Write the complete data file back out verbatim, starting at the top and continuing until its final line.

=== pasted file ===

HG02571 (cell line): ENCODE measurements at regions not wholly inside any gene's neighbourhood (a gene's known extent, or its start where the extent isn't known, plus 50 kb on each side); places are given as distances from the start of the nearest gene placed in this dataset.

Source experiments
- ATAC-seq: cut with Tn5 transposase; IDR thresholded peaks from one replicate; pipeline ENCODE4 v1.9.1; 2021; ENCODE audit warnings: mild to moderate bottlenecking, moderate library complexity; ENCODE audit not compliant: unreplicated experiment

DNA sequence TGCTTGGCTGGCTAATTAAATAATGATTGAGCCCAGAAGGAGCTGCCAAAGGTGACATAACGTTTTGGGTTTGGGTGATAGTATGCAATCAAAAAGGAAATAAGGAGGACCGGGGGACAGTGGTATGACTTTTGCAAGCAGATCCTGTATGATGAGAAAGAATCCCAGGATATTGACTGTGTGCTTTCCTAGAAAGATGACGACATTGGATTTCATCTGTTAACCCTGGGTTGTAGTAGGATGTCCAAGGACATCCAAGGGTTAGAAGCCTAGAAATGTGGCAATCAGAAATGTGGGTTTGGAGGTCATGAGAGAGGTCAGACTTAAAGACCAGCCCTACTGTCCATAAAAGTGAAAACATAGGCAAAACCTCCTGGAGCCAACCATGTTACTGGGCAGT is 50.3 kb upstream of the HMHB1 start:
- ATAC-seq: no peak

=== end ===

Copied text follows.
HG02571 (cell line): ENCODE measurements at regions not wholly inside any gene's neighbourhood (a gene's known extent, or its start where the extent isn't known, plus 50 kb on each side); places are given as distances from the start of the nearest gene placed in this dataset.

Source experiments
- ATAC-seq: cut with Tn5 transposase; IDR thresholded peaks from one replicate; pipeline ENCODE4 v1.9.1; 2021; ENCODE audit warnings: mild to moderate bottlenecking, moderate library complexity; ENCODE audit not compliant: unreplicated experiment

DNA sequence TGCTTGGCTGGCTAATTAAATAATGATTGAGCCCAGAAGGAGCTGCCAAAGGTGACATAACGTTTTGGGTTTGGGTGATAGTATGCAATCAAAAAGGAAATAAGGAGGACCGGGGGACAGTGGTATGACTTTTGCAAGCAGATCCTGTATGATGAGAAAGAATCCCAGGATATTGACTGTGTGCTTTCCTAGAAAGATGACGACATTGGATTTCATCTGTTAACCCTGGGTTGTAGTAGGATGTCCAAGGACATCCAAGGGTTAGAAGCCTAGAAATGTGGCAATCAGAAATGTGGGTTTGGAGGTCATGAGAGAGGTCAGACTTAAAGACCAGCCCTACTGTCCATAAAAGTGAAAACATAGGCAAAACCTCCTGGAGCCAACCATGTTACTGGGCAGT is 50.3 kb upstream of the HMHB1 start:
- ATAC-seq: no peak